Stephen Clarke: Judges are human beings, not robots *H&H VIP*

  • Dressage judge Stephen Clarke, shares his opinion on the current hot topic of judging

    I can imagine how hard it is for people who have never sat in a dressage judge’s box to understand how difficult the job is. I can also understand how easy it is for the “armchair critics” to point the finger and jump up and down the moment judges have the slightest differences within their scoring.

    Our judges are a hardworking group of individuals with unquestionable integrity, who are doing their utmost to give correct and logical marks for every movement, but they are human beings, not robots.

    When one is judging up to 50 horses a day, as was the case at the World Equestrian Games, each judge has to decide upon 1,850 marks per day. This amounts to 12,950 separate scores from seven judges — 25,900 separate scores for the two days of grand prix. It is inevitable that there will be the occasional variation of marks.

    Our present system of judging has been expertly developed over many decades. Even when there are the inevitable differences over individual points, with seven judges strategically placed around the arena, and the judging supervisory panel (JSP) acting as a “safety net”, should any one judge miss a counting mistake in the changes for example, the team result from the average of the seven judges is correct for the vast majority of the scores throughout the competition.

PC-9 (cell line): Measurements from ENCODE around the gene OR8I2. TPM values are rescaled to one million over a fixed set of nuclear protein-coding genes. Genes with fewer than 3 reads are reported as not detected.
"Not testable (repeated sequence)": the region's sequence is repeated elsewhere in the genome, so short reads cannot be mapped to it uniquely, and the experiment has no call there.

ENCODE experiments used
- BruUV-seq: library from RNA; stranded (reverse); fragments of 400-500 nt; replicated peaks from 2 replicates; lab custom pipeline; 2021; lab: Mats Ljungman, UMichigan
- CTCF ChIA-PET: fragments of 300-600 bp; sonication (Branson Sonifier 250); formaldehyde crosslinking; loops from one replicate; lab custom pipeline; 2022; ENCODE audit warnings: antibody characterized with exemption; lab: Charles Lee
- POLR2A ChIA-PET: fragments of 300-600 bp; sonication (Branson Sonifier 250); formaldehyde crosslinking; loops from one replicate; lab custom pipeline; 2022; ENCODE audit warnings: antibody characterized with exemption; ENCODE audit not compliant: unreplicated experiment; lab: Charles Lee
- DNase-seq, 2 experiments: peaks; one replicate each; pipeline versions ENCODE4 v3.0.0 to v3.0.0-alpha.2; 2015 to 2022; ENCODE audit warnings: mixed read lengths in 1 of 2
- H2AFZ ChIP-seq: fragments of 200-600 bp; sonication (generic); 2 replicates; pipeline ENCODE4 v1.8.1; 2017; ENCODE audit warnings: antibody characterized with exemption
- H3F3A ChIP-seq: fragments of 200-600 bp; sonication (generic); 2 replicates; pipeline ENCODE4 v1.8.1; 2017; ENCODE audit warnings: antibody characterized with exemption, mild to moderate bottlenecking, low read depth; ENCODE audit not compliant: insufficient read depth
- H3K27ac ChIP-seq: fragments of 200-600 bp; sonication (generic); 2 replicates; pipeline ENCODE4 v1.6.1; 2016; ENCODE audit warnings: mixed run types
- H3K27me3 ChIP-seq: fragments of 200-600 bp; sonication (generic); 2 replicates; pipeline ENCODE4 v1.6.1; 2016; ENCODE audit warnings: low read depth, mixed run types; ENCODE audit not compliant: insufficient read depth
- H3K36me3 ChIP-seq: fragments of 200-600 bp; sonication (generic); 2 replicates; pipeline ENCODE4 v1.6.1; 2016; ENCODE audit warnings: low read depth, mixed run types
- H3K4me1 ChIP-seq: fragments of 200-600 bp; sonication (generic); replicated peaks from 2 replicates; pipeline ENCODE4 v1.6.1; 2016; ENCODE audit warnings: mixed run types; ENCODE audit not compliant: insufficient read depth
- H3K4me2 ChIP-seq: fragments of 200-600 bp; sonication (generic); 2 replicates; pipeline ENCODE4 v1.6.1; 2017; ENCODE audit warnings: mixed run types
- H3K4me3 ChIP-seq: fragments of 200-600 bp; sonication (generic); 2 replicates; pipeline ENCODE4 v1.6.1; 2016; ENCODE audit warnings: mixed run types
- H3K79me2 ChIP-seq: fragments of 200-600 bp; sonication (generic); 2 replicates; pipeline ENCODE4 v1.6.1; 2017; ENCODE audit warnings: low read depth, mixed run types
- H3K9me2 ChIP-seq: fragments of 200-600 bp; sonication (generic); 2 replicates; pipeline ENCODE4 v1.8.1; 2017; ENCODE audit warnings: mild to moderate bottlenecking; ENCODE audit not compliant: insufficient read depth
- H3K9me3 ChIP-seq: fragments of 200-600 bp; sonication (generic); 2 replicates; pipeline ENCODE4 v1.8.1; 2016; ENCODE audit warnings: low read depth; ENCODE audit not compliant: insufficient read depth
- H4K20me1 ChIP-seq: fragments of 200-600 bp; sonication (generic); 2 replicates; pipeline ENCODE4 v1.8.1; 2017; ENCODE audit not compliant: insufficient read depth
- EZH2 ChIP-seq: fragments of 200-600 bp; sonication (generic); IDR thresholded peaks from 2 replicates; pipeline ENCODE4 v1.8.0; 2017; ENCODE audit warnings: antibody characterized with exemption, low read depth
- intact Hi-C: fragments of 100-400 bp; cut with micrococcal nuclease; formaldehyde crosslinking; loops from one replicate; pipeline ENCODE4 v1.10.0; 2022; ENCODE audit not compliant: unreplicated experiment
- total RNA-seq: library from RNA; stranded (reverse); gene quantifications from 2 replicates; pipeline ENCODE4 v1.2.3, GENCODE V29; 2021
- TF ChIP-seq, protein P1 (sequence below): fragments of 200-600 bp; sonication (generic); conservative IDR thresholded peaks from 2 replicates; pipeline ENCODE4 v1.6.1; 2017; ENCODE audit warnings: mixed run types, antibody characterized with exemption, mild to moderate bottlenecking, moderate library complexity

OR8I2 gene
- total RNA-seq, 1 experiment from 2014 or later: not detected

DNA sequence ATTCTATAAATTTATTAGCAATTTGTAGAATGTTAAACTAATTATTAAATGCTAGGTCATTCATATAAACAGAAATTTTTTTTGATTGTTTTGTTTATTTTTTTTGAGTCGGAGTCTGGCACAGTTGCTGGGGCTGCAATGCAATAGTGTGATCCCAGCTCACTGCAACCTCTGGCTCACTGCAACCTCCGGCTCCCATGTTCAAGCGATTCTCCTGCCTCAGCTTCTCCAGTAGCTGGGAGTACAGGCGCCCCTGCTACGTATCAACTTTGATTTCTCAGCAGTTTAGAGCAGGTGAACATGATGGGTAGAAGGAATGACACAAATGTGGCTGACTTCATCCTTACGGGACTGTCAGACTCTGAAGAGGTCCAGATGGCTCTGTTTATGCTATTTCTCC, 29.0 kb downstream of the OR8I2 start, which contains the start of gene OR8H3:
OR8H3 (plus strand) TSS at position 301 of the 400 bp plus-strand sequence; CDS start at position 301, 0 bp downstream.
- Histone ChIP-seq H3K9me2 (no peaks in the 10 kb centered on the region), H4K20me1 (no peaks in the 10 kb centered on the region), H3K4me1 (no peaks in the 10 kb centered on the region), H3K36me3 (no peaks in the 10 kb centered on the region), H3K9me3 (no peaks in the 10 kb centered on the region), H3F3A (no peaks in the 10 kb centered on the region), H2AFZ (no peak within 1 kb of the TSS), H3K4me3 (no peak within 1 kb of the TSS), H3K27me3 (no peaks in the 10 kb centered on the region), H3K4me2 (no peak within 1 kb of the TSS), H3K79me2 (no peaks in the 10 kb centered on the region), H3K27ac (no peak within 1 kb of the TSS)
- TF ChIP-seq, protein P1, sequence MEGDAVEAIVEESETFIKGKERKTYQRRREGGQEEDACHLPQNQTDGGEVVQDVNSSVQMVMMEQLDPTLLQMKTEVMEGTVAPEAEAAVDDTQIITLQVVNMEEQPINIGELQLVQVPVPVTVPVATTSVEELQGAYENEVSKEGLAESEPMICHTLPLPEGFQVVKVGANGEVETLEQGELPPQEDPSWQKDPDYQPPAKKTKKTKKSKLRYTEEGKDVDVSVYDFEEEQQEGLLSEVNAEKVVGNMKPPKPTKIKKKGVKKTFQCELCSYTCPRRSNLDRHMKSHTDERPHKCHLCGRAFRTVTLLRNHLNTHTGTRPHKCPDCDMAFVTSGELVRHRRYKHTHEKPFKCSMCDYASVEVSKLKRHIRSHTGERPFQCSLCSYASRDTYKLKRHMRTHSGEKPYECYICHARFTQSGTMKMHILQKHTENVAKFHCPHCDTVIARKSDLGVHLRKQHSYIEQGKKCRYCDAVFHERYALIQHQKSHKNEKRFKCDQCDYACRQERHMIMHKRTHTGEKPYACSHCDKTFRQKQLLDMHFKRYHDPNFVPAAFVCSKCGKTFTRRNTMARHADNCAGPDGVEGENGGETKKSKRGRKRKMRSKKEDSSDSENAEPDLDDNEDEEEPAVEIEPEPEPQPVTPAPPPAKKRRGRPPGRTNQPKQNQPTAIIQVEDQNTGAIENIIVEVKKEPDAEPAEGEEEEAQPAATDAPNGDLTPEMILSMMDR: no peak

Practical means for development

    However, I do agree that we must remain open-minded and continue to search for practical ways to develop and improve our judging of the sport.

    Even though huge strides have been made, particularly over the past 20 years or so, to develop the judging through training, examination and transparency, improvements can always be made.

    I had the honour of being part of the International Dressage Officials Club (IDOC) group that produced the FEI handbook for judges several years ago. This provides some detailed descriptions of each score for every movement from 10 to zero (yes, we do train our officials to judge out of 10).

    At the time this document was published we invited comments and suggestions for future revisions from all the clubs, but so far no suggestions have been put forward, even though this document has been in existence since 2007.

    I now read with interest that the International Dressage Riders’ Club (IDRC) is coming up with a new code of points system for judging, and will look forward to studying this new format when it is finally published.

    However, I would like to point out that however many times we reinvent the wheel, it will still be operated by the same willing group of volunteers that are officiating today, and will still be subject to the same inevitable differences of opinion. Try asking seven top artists to paint an apple — none of the apples will be identical.

    It is also worth thinking about the practical implications of retraining all our FEI judges around the globe.

    My biggest plea would be that any new systems put forward be thoroughly tried and tested through “pilot programme” situations, before being put into action.

    One suggestion would be to invite three members of the IDRC who have developed this new system to “shadow judge” at some major shows, alongside FEI judges using the existing system, and have a transparent publication of their scores available to the public as we do now.

    The results would be of great interest.

    Ref: Horse & Hound; 30 July 2015